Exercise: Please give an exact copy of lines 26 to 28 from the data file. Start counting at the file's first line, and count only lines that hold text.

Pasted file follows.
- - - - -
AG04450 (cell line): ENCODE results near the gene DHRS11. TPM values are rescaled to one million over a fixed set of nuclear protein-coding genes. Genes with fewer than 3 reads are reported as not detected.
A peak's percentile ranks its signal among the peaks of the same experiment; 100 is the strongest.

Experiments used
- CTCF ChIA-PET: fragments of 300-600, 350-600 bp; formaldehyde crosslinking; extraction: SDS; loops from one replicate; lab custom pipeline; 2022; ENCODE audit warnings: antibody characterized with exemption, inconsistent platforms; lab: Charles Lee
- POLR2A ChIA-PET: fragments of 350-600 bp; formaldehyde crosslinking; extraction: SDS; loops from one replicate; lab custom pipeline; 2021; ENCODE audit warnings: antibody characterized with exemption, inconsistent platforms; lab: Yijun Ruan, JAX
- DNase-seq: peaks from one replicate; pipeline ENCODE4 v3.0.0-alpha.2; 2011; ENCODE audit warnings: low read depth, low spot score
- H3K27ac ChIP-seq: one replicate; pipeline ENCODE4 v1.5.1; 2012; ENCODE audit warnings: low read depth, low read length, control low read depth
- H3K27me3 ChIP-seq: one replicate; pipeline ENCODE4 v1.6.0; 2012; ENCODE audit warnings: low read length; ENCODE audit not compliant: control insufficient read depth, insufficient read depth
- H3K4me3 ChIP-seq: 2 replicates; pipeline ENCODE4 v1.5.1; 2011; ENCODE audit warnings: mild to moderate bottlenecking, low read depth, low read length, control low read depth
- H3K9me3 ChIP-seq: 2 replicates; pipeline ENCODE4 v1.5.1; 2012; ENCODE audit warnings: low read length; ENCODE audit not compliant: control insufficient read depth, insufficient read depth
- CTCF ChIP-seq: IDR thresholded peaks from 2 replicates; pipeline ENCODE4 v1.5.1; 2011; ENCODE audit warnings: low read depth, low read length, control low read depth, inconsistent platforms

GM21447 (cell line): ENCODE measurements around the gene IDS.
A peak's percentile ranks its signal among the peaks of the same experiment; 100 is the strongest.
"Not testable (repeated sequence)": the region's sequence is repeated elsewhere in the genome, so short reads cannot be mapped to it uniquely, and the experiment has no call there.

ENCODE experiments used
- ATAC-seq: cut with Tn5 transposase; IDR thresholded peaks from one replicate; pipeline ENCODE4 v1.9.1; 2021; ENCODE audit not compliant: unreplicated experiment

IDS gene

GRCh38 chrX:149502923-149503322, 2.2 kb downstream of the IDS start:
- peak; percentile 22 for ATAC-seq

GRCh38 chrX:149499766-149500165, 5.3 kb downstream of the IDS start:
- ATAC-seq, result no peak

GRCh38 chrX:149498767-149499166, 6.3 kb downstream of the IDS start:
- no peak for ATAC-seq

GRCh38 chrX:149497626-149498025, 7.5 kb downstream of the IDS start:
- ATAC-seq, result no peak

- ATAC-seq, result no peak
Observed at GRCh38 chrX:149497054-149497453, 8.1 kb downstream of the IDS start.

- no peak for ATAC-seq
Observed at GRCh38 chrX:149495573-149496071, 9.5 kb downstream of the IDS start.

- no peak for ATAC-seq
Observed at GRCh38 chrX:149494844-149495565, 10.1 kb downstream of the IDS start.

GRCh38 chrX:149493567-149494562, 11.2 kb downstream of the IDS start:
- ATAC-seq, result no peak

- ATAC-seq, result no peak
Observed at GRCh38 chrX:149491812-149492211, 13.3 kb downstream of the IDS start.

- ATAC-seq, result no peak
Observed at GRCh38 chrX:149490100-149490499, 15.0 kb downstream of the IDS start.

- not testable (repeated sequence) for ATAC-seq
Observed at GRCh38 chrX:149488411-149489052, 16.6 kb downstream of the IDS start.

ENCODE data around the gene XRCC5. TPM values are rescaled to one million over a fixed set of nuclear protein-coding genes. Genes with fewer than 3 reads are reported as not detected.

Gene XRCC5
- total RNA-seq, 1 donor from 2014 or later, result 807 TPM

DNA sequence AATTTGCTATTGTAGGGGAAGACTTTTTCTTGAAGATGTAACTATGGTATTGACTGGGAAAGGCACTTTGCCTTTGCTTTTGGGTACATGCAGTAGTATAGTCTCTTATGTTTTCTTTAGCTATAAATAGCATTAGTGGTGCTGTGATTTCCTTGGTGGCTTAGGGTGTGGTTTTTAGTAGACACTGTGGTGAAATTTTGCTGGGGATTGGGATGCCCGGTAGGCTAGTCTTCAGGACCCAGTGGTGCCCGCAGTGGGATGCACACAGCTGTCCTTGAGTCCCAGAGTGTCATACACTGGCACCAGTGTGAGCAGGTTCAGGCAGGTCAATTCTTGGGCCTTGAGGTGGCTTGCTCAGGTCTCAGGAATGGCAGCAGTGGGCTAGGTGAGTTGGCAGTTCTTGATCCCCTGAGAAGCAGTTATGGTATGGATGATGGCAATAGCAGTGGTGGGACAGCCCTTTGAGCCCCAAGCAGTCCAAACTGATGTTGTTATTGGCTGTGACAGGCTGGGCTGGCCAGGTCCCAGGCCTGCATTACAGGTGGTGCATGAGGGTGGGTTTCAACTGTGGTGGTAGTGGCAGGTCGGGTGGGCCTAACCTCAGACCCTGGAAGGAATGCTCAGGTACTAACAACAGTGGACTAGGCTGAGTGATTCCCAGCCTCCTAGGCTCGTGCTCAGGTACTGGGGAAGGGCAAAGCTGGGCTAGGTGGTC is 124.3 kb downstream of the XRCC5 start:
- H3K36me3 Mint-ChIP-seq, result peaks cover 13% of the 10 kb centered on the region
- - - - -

- ATAC-seq, result no peak
Observed at GRCh38 chrX:149497054-149497453, 8.1 kb downstream of the IDS start.

- no peak for ATAC-seq